Today we give the Weird Knowledge sector to one of the important fields of the science that more or less putting our brain cells into the chronologic order. We mean History of course.
We like it, because it also gives us some information that is shockingly unknown and lost in time. And as we are talking today about Communes, we have extracted from Hippie’s Oblivion the story of the lost City .
In today’s world, it’s a concept that sounds like the basis for a reality show cooked up under the careful eye of Armani-wearing big wigs: Throw a bunch of artists together and see if they can live away from society, nourished solely by their creative juices.
But back in 1965, this scenario was more real than any “reality” show ever would be.
Back then, it was an actual place. Located in south-central Colorado, it wasn’t on the grid, wasn’t for profit and wasn’t like anything yet to be seen (though it would be heavily copied).
It was DROP CITY
Referred to as the first hippie commune, this tight community of DIY geometric domes was grounded in a heady counter-culture combination of self-sufficiency, art and invention.
In 1965, the four original founders, Gene Bernofsky ("Curly"), JoAnn Bernofsky ("Jo"), Richard Kallweit ("Lard") and Clark Richert ("Clard"), art students and filmmakers from the University of Kansas and University of Colorado, bought a 7-acre (28,000 m2) tract of land about four miles (6 km) North of Trinidad, in southeaster Colorado. Their intention was to create a live-in work of Drop Art, continuing an art concept they had developed earlier at the University of Kansas. Drop Art (sometimes called "droppings") was informed by the "happenings" of Allan Kaprow and the impromptu performances, a few years earlier, of John Cage, Robert Rauschenberg, and Buckminster Fuller, at Black Mountain College.
As Drop City gained notoriety in the 1960s underground, people from around the world came to stay and work on the construction projects. Inspired by the architectural ideas of Buckminster Fuller and Steve Baer, residents constructed domes and zonohedra to house themselves, using geometric panels made from the metal of automobile roofs and other inexpensive materials. In 1967 the group, now consisting of 10 core people, won Buckminster Fuller's Dymaxion award for their constructions. The Firesign Theatre folks had a commercial ~"kids, tear the top off your daddy's car, and send it, together with 10 cents in cash or coin, to Drop City, Colorado..."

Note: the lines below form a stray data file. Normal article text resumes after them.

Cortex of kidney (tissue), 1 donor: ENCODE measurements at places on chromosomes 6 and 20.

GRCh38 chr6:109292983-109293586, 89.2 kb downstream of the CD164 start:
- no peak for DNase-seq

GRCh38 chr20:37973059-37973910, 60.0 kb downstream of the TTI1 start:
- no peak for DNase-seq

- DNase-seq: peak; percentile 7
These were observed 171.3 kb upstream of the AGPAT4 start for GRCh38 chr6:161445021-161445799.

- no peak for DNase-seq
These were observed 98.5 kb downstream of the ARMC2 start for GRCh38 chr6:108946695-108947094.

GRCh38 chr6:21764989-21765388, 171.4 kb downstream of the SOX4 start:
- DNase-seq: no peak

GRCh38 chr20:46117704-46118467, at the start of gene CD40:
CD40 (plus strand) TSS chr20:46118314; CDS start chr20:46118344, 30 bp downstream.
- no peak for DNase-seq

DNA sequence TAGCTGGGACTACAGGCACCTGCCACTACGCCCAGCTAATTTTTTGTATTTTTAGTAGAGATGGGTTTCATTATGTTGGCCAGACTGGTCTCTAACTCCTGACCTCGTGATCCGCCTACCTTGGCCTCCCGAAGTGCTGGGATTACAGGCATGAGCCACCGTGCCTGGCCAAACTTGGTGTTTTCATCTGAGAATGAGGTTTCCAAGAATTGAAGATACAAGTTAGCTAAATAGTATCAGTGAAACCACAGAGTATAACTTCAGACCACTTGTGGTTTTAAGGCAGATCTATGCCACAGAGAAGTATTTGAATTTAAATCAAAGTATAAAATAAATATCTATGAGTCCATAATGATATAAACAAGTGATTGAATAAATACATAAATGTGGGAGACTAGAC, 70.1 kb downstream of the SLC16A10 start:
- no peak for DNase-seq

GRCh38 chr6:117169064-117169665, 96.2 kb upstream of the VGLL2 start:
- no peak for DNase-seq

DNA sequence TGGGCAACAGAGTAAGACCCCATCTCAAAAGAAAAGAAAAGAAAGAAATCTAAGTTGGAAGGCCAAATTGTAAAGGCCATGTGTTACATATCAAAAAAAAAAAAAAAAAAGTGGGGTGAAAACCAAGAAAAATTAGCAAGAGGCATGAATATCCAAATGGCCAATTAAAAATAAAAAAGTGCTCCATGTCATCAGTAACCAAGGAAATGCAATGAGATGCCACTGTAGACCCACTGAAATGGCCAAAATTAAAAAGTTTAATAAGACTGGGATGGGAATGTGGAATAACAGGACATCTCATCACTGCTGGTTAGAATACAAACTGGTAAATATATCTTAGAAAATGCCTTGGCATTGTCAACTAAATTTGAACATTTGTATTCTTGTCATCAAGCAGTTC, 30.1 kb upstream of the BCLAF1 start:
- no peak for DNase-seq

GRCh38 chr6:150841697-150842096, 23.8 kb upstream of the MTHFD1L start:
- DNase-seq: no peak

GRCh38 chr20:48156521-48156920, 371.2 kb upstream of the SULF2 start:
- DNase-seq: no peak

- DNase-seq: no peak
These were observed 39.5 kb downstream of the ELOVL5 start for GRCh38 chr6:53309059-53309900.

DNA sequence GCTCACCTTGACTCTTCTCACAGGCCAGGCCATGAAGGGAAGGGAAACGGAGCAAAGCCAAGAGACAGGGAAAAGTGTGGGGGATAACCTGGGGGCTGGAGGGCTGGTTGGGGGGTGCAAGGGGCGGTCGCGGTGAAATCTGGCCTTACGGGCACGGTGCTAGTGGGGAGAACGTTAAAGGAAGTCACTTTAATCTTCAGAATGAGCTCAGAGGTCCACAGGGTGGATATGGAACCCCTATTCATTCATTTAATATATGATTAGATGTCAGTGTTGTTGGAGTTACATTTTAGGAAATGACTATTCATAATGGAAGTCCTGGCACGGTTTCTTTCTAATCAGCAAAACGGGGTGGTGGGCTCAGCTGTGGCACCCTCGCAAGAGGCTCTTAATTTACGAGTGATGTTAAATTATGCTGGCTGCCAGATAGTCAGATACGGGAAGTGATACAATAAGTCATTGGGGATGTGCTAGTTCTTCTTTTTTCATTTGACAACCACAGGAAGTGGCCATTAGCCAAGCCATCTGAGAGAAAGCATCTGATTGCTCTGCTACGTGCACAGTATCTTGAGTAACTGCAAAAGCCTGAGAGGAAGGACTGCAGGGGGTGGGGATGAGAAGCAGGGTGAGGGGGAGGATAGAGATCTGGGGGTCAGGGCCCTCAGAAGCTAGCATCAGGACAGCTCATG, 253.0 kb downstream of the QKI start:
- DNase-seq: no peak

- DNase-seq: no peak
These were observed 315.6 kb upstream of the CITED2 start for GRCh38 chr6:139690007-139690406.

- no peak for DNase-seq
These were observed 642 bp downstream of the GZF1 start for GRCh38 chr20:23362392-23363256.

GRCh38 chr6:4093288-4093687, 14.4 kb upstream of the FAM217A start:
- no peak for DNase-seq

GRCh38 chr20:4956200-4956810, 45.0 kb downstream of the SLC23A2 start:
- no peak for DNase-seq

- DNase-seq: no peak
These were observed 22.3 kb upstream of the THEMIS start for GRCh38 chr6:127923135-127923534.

The community grew in reputation and size, accelerated by media attention, including news reports on national television networks. The peak of Drop City's fame was the Joy Festival in June 1967, which attracted hundreds of hippies, some of whom stayed on. With the complex of eight domes and geometric buildings constructed, Curly and Jo, the only official owners of the property, signed it over to a non-profit corporation consisting of the entire core group (then about a dozen). The deed stipulated that the land was "forever free and open to all people".
But tensions and personality conflicts were already a problem within the group, and soon became unbearable. By the end of 1968, some of the original occupants of the community had moved to Boulder, Colorado to start an artists' cooperative, "Criss-Cross", whose purpose, like Drop City's, was to function in a "synergetic" interaction between peers (no bosses) to create experimental artistic innovation. Among the innovative endeavors to evolve out of Drop City are:
in 1969, the early solar energy company – Zomeworks, in Albuquerque, NM;
the artists' group "Criss-Cross", operative in New York and Colorado in the 1970s;
the development of the "61-Zone System" by ZomeTool of Boulder, Colorado;
and in the early 1980s, an important discovery of a cubic fusion of interpenetrating fractal tetrahedra by Richard Kallweit.
By 1970, many intentional communities had developed in Southern Colorado and Northern New Mexico, some of which were inspired by Drop City. Libre, north of Gardner, Colorado was founded by several ex-"Droppers", and was among the more well known. Some communities continue to exist in some form today (notably in the Taos, NM area).
At Drop City, debris and building remnants from the original settlement remain at the site today, though it is not inhabited. By 1977 it was abandoned, and the members of the non-profit who were still in touch decided to sell off the site to the cattle rancher next door. The last of the iconic domes was taken down only in the late 1990s, by a truck repair facility which now occupies a portion of the site.